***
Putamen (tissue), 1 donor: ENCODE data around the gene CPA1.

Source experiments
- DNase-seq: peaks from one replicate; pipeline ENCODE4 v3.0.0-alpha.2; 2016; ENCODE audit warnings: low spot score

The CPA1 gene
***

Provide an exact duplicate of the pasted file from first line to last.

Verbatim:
Putamen (tissue), 1 donor: ENCODE data around the gene CPA1.

Source experiments
- DNase-seq: peaks from one replicate; pipeline ENCODE4 v3.0.0-alpha.2; 2016; ENCODE audit warnings: low spot score

The CPA1 gene